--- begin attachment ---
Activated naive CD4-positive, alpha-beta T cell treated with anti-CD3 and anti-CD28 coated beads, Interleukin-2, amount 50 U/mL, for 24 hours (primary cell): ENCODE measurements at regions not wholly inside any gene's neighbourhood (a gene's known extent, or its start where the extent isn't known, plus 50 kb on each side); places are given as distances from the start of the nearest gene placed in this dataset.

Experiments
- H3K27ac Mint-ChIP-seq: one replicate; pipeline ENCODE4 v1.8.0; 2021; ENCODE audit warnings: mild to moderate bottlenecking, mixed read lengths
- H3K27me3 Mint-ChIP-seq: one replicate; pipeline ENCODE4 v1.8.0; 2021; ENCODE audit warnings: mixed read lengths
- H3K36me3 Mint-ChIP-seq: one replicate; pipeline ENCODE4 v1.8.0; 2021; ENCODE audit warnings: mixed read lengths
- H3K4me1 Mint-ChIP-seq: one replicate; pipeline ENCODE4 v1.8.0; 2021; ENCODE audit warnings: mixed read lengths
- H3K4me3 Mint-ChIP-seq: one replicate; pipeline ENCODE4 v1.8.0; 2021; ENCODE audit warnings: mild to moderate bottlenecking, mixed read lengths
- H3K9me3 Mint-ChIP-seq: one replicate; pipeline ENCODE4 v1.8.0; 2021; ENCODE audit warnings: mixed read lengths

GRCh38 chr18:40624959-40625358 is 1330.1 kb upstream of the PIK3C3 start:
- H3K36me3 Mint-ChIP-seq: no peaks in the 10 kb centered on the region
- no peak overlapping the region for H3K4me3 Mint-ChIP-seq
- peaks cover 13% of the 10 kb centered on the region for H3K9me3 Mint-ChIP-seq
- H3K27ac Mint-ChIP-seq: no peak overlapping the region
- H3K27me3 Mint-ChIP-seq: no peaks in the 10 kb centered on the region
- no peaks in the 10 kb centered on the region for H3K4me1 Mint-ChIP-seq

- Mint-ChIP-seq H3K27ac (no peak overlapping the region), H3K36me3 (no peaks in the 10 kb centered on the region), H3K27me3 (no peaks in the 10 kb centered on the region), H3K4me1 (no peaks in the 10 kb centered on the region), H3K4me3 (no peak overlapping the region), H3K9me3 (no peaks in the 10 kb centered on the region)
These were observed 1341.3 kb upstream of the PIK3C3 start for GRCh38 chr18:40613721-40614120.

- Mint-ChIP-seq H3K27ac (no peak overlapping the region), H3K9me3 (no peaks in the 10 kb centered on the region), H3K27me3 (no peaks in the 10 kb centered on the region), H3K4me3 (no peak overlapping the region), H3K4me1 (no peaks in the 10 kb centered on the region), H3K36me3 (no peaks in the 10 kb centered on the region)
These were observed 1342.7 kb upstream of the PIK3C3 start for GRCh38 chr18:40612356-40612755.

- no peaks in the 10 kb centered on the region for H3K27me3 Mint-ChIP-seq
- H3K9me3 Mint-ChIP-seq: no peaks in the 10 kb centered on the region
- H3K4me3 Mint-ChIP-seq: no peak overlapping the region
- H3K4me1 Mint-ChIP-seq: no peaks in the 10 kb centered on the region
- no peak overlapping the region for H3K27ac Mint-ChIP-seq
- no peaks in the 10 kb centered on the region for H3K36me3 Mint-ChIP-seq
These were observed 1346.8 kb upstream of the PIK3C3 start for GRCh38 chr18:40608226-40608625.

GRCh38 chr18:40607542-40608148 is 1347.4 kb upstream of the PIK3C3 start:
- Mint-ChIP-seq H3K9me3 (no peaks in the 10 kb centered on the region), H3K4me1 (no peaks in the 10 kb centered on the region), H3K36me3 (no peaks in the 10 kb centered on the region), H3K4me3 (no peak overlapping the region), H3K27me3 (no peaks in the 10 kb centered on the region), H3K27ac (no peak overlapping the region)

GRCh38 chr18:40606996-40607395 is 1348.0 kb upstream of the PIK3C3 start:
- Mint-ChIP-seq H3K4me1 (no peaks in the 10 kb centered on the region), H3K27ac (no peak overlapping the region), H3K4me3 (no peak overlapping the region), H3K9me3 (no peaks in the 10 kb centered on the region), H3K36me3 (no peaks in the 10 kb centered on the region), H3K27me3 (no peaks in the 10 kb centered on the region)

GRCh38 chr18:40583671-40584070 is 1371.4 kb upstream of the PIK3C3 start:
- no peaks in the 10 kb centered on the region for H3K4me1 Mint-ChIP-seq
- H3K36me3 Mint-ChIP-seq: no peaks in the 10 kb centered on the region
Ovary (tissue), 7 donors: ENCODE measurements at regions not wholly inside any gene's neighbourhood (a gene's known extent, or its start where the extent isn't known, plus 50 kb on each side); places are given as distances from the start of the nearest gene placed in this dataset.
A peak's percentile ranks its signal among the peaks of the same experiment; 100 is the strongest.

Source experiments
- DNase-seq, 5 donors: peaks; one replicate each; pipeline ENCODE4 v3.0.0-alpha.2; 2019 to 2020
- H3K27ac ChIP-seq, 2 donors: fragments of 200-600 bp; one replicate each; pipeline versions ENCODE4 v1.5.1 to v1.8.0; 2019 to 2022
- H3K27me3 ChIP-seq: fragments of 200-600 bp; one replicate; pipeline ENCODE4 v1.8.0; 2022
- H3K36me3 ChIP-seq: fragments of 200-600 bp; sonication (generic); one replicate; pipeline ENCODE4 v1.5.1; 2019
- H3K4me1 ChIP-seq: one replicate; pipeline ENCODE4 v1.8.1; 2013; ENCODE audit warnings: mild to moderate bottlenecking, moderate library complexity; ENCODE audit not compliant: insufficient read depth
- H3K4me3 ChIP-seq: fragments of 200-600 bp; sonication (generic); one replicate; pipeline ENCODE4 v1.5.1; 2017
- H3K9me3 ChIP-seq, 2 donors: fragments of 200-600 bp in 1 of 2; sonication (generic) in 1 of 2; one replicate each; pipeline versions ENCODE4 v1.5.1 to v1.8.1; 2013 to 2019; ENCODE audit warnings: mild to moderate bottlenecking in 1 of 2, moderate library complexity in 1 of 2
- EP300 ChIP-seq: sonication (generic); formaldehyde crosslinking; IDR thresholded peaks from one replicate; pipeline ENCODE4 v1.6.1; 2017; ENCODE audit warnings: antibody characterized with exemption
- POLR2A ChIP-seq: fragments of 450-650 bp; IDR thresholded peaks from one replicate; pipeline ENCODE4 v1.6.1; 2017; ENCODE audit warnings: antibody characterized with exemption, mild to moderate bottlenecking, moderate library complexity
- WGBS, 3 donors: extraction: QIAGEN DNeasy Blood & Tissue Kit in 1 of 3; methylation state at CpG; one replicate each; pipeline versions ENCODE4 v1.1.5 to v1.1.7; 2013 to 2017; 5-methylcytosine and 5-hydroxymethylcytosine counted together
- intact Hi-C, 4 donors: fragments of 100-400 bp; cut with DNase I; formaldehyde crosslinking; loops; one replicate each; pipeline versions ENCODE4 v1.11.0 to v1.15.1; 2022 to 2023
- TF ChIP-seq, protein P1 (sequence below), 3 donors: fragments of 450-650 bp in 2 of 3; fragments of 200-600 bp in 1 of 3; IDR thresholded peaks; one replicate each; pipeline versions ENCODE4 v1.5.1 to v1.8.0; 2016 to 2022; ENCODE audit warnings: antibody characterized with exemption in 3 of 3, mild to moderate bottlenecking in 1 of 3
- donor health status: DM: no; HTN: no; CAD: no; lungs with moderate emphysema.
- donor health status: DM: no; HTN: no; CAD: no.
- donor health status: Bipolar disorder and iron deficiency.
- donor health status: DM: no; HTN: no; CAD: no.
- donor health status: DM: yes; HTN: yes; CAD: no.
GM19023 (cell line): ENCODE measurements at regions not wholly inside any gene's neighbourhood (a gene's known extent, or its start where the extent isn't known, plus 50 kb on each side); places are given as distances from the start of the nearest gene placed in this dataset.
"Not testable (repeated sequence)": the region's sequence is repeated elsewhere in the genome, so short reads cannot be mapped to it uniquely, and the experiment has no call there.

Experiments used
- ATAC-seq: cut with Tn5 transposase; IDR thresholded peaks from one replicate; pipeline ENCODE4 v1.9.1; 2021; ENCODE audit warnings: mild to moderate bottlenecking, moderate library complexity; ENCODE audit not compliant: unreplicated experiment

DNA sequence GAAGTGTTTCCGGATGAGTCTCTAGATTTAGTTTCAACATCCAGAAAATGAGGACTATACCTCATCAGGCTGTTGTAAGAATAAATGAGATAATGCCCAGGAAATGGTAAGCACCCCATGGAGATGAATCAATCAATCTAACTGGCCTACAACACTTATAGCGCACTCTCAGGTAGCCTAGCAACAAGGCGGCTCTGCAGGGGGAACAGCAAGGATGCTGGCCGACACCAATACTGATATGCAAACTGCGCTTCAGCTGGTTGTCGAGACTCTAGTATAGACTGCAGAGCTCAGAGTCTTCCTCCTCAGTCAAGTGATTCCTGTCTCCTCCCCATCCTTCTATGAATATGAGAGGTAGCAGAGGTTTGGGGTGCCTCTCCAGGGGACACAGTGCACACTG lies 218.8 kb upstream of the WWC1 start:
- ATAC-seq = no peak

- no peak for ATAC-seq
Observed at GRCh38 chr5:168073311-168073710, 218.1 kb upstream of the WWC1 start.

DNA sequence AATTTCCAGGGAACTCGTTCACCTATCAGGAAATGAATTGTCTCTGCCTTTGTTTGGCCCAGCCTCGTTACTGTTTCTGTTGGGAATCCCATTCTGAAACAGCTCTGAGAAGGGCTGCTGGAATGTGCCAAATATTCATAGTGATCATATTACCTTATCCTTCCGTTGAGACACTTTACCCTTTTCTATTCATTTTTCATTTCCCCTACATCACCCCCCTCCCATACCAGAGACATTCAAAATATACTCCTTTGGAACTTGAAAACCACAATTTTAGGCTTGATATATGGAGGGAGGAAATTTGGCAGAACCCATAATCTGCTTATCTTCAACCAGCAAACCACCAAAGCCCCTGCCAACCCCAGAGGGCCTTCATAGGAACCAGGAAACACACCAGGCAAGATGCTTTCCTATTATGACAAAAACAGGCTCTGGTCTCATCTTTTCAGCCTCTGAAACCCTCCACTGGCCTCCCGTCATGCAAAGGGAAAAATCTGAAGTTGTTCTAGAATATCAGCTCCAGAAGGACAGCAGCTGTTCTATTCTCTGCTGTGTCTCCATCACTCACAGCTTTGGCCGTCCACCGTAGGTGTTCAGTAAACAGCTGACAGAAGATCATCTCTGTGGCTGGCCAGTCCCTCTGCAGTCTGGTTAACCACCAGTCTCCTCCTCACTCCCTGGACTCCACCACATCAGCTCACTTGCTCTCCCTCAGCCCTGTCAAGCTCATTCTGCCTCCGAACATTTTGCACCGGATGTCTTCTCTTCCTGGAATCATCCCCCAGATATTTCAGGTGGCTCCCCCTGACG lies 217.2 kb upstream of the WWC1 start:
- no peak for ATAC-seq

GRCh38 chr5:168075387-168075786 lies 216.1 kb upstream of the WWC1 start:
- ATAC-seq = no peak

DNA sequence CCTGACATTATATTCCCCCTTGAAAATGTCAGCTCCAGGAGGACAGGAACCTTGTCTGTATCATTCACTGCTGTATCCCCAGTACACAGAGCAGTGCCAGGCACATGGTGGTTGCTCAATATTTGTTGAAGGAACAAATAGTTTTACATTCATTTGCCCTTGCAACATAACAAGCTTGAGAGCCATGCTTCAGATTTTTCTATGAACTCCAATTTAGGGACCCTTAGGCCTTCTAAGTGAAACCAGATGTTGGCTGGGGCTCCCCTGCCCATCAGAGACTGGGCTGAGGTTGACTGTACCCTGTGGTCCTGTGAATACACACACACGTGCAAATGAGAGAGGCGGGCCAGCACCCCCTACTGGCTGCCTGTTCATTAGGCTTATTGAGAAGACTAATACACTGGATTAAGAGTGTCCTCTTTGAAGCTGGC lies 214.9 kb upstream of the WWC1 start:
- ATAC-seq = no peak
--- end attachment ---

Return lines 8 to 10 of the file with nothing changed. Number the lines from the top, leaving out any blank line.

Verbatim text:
- H3K9me3 Mint-ChIP-seq: one replicate; pipeline ENCODE4 v1.8.0; 2021; ENCODE audit warnings: mixed read lengths

GRCh38 chr18:40624959-40625358 is 1330.1 kb upstream of the PIK3C3 start:
- H3K36me3 Mint-ChIP-seq: no peaks in the 10 kb centered on the region